PE Ratios at Historical Levels – What Does it Mean?

P/E Ratios at Historical Level

Today’s chart illustrates how this plunge in earnings has impacted the current valuation of the stock market as measured by the price to earnings ratio (PE ratio). Generally speaking, when the PE ratio is high, stocks are considered to be expensive. When the PE ratio is low, stocks are considered to be inexpensive. From 1936 into the late 1980s, the PE ratio tended to peak in the low 20s (red line) and trough somewhere around seven (green line). The price investors were willing to pay for a dollar of earnings increased during the dot-com boom (late 1990s) and the dot-com bust (early 2000s). As a result of the current plunge in earnings and the recent 2.5 month stock market rally, the PE ratio has spiked to the low 120s – a record high.

I do not believe the market’s current PE ratio signals the market to be overvalued. Rather, this statistic indicates the market is anticipating earnings to return to normal levels soon. An increase in earnings would quickly bring PE ratios back to historical levels. However, I would expect this ratio to drop soon even if earnings don’t recover, because if earnings (the denominator) don’t increase, stock prices (the numerator) will likely fall.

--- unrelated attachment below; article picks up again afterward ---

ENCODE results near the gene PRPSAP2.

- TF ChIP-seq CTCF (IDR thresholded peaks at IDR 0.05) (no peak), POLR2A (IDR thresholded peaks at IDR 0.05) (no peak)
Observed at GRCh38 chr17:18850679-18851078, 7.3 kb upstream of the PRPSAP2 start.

About the author

Lon Jefferies, CFP®, MBA
Lon Jefferies, CFP®, MBA

Lon Jefferies is an investment advisor representative with Net Worth Advisory Group, a fee-only financial planning firm in Salt Lake City, Utah. He is a Certified Financial Planner (CFP®) and a member of the National Association of Personal Financial Advisors (NAPFA). He possesses an MBA and bachelor's degrees in Finance and Marketing from the University of Utah. Lon writes articles for local magazines such as Utah CEO, Business Connect and Utah Business Magazine, and he consistently contributes articles to online magazines such as FIGuide.com and FILife.com (by The Wall Street Journal). Additionally, Lon is an expert author at EzineArticles.com. Lon has been quoted nationally in publications such as the NY Times and Investment News.

Lon can be contacted at (801) 566-0740 or lon@networthadvice.com. Learn more about Net Worth Advisory Group at http://networthadvice.com and visit Lon's blog at http://www.utahfinancialadvisor.blogspot.com.

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